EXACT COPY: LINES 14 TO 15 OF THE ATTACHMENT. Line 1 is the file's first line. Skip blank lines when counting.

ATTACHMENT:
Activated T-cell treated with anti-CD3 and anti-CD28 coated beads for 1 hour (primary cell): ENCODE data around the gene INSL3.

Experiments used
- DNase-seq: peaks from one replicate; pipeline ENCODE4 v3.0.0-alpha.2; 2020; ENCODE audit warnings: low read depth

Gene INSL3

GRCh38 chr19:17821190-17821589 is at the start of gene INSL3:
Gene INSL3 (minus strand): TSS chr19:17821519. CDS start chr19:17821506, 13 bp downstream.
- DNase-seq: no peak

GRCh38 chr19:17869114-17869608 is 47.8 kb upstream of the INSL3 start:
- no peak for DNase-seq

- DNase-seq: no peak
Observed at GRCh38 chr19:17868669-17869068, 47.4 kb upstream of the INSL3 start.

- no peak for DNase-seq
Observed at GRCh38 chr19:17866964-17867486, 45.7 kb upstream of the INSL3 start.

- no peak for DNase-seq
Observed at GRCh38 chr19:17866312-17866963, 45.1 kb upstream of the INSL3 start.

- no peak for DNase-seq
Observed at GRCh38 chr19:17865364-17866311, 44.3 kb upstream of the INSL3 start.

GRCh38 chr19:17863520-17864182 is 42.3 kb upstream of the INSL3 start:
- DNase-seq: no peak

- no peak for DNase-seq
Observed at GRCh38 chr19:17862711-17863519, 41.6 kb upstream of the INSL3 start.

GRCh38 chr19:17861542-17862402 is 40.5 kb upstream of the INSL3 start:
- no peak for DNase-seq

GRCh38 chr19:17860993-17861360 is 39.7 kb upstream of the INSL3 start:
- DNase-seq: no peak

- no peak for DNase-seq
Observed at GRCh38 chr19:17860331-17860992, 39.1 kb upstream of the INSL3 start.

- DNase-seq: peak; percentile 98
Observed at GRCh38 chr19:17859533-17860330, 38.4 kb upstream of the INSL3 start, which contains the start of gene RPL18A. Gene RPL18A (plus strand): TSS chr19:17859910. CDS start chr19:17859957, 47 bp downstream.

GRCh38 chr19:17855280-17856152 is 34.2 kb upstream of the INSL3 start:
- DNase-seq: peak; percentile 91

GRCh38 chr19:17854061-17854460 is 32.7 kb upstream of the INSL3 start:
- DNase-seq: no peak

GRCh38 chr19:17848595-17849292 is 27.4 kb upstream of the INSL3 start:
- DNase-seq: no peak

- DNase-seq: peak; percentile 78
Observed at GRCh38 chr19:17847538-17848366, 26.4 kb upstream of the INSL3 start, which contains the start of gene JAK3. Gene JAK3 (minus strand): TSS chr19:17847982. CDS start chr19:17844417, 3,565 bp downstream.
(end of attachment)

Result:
- no peak for DNase-seq
Observed at GRCh38 chr19:17866312-17866963, 45.1 kb upstream of the INSL3 start.